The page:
McLachlan to play even bigger role for Wildcats
FRONT ROYAL – Believe or not, Paige McLachlan had to be convinced to try out for Warren County’s varsity softball team four years ago.
An avid softball player who dedicated 10 months out of the year to the sport, McLachlan was enticed by the thought of branching out and trying new things when it came time to participate in high school sports. It was for that reason she opted to compete for Warren County’s junior varsity track and field team in the shot put instead of playing softball during her eighth-grade year, and McLachlan considered taking that same path her freshman year at Warren County High School during the 2012 spring season.
“I’ve played travel ball since I was 10, so I play softball pretty much all year round but two months out of the year. I wanted to get to do other things, I guess,” McLachlan said last Wednesday afternoon.
“My freshman year I was debating whether or not to do track or play softball, but I couldn’t do three months without playing softball so that was a big factor in why I played.”
Wildcats softball coach Justin Stock had no clear understanding of McLachlan’s intentions in 2012 until she showed up for the first day of softball tryouts. McLachlan admits now that choosing to play softball in high school was the right choice. Stock is pretty happy with her decision as well.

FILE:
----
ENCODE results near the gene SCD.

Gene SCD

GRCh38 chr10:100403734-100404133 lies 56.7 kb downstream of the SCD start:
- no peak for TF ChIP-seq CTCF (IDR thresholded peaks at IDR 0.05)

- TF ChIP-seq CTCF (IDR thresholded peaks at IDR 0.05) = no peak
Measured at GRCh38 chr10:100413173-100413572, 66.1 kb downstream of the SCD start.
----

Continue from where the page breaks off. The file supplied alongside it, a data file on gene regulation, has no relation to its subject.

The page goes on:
As a sophomore, McLachlan excelled in the pitching circle after filling the void left by the graduation of former Wildcats standout Nicole King. In 2012, McLachlan went 13-9 with a 0.95 ERA and 137 strikeouts in 162 innings pitched.
Last season as a junior, she pitched to a 10-10 record, a 2.39 ERA and struck out 129 batters in 131.2 innings en route to first team all-Bull Run District and all-Conference 28 honors.
Now McLachlan is entering her senior season and figures to play a more important role with Warren County than ever before.
McLachlan’s status as Warren County’s primary pitcher had long cemented her in a leadership role that often comes naturally with the position, but her three years of varsity playing experience have placed her in the realm of an even larger mentoring role.
That type of leadership responsibility somewhat conflicts with McLachlan’s quiet demeanor, but Stock said he made sure the senior was aware of the kind of role the Wildcats need of her this season as soon as the Wildcats opened spring practice.
“The first day of practice we went to break down and everybody just kind of looked at her and I don’t think she was quite expecting that,” Stock said. “You’ve got to realize during the games they’re looking at you because you’ve got the ball every pitch, but now they’re starting to look to you as you are the team leader. Last year, even not being a senior, she was kind of that team leader without really being the vocal leader.”